At the time, the combination hormonal therapy plus the addition of radiation therapy was considered investigational; today it has become the standard of care. Mr. Owens completed radiation treatments with only some mild discomfort with bowel movements but none of the severe radiation-treatment side effects. He had been told that his disease was incurable. He may still have a recurrence, but he is doing much better than anyone predicted at the time of his diagnosis, and his prognosis, based on his clinical stage, may have been too gloomy. The combination of modalities may have actually eradicated his prostate cancer or retarded its growth in such a fashion as to improve Mr. Owens’ quality of life and his ultimate survival. This, after all, is the goal of treatment.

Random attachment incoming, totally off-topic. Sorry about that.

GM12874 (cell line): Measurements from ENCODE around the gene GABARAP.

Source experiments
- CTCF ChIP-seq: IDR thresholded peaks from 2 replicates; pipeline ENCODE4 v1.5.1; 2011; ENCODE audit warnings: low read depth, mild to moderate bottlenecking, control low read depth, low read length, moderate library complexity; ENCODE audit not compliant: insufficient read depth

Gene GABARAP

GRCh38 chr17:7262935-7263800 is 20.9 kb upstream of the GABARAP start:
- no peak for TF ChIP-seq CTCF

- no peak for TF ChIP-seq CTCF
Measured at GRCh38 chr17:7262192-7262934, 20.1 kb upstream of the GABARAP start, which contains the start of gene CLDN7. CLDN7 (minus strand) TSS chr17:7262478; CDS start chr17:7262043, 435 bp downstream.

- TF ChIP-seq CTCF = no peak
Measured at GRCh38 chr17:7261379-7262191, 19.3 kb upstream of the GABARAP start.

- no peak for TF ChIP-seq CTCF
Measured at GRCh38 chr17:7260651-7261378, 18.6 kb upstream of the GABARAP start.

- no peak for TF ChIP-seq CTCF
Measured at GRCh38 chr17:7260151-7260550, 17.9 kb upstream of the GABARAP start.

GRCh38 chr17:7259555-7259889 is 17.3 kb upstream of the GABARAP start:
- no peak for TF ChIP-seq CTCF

Reprinted with permission from Marc B. Garnick, M.D., The Patient’s Guide to Prostate Cancer: An Expert’s Successful Treatment Strategies and Options (New York: Penguin Group, 1996), Chapter 11.